By the time the summer of 2015 rolls around, a major change in the way cotton and other commodities are shipped from the U.S. to destinations around the world will occur.

That's when the Panama Canal expansion project is expected to reach the end of eight years of construction improvements that will allow the first of thousands of oversize container ships, or post-Panamax vessels, to pass through the new locks of the historic canal as they head to U.S. ports in the Gulf of Mexico and up and down the Atlantic Seaboard.

The grand canal project means that giant container ships will no longer be required to port at U.S. West Coast facilities where cargo must be offloaded onto rail cars or trucks for ground shipment to final U.S. destinations, usually thousands of miles away.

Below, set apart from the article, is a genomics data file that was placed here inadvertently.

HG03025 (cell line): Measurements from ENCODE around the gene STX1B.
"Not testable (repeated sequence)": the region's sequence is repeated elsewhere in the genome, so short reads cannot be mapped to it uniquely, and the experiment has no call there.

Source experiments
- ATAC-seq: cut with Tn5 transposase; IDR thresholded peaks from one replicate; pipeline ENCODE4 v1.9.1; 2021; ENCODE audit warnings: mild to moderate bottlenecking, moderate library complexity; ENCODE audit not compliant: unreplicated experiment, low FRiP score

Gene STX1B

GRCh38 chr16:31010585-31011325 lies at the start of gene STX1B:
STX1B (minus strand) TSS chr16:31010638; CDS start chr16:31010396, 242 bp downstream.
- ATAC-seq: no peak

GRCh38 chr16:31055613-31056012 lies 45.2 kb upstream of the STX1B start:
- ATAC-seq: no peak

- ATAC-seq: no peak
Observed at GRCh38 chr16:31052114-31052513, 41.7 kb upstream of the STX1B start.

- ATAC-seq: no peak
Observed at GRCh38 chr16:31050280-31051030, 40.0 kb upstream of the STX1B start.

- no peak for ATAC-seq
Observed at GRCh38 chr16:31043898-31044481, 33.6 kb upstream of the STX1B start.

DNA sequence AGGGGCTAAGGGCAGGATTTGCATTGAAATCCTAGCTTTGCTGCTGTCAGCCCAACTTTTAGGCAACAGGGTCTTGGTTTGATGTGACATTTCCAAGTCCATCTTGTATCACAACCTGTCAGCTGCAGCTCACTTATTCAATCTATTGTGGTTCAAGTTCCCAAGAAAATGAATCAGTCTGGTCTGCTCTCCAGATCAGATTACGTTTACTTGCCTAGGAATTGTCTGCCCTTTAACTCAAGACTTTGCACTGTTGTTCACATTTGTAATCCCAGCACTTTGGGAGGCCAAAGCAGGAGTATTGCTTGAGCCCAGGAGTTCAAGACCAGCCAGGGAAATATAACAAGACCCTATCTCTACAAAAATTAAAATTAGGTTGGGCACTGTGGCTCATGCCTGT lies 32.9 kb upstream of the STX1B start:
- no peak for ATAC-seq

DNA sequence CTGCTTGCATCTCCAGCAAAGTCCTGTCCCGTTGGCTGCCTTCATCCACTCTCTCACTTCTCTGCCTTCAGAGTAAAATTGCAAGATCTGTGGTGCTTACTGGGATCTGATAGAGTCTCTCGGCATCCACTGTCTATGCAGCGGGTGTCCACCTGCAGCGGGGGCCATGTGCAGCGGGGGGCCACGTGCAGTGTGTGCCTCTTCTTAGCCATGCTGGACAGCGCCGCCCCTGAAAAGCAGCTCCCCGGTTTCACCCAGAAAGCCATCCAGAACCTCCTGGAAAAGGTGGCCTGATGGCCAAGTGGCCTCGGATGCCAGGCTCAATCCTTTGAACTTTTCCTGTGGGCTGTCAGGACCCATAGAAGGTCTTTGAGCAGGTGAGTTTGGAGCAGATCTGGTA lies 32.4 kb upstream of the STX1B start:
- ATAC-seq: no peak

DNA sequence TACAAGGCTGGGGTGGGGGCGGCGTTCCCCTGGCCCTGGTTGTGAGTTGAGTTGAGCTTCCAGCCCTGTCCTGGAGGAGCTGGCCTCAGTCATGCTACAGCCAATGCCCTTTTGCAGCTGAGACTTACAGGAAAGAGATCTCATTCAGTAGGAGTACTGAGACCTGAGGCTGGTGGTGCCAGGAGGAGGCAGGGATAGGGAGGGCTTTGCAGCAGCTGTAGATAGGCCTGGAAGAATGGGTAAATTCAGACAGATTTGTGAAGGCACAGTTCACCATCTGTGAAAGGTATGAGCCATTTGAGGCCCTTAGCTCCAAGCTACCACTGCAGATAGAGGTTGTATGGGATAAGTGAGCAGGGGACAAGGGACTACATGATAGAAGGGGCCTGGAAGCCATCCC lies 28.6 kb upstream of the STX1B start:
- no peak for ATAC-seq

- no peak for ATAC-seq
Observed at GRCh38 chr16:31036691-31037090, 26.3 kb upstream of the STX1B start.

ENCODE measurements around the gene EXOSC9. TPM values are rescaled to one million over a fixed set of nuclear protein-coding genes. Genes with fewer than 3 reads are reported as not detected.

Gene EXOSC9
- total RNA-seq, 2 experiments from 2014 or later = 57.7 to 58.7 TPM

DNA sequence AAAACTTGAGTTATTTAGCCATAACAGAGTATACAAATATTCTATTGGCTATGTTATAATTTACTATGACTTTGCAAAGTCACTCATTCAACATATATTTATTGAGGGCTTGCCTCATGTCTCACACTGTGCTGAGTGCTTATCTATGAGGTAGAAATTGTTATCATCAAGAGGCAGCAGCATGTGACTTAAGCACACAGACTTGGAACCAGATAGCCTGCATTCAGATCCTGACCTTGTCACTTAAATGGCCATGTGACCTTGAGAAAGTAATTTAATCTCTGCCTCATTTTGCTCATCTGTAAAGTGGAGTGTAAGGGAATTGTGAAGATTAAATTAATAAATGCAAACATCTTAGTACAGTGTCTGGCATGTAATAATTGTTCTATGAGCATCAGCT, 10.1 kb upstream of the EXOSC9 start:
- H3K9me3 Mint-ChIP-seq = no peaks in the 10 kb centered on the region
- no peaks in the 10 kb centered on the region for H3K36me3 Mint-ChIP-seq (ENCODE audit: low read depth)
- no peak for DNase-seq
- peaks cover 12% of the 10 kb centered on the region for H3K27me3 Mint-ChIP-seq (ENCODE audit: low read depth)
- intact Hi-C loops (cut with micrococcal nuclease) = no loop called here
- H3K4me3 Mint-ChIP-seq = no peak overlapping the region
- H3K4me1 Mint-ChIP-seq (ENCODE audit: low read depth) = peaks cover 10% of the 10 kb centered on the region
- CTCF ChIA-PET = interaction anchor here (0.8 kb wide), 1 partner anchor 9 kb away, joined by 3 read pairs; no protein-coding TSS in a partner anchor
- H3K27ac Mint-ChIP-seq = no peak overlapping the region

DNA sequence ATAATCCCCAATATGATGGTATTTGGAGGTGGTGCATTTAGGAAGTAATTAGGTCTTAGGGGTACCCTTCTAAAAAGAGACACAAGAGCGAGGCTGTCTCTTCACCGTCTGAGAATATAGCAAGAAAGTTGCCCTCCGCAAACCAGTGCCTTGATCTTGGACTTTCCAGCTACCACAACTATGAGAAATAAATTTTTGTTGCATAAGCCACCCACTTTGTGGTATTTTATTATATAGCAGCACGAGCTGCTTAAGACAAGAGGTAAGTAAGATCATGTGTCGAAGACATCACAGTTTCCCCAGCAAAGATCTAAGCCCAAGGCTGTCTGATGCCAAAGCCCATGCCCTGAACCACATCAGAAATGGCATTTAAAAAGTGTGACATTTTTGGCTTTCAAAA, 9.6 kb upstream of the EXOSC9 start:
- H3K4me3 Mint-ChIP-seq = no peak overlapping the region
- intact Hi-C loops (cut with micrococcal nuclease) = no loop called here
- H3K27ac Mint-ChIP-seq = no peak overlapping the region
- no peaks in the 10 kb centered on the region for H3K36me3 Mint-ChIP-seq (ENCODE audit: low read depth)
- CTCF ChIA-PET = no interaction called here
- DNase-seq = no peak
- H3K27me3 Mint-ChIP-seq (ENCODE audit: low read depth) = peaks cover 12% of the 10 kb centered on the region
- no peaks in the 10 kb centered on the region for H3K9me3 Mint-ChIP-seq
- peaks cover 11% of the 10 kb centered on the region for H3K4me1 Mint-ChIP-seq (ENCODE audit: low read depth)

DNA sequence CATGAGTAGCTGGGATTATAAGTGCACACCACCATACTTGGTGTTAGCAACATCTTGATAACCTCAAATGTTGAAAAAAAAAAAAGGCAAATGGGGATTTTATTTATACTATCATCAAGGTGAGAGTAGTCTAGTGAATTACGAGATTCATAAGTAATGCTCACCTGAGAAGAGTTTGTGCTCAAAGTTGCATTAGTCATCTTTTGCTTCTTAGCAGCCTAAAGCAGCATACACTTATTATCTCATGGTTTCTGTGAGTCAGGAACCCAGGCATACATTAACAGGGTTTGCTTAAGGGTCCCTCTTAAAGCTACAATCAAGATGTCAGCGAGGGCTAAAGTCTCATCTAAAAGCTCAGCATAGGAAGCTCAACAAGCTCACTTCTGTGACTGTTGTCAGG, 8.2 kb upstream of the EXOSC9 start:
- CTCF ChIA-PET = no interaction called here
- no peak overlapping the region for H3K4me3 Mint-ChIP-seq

Instead, the big ships can travel through the Panama Canal and head directly to U.S. ports in the South and East, saving countless millions of dollars in ground transportation costs each year.

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For U.S. cotton producers in the South, expanded ports of call like Charleston, Savannah and Miami will offer a better alternative than the current practice of shipping cotton by rail across the country or by smaller ships through the Panama Canal to the West Coast for trans-Pacific shipping. And cotton producers in Texas, the leader in U.S. cotton production, can ship from Gulf ports in Houston and Corpus Christi.

"For cotton producers in the South and parts of the Southwest, this will offer a lower cost, shipping alternative that could boost profits for both producers and ginners," says David Fields, CEO and President of Gulf Compress in Corpus Christi.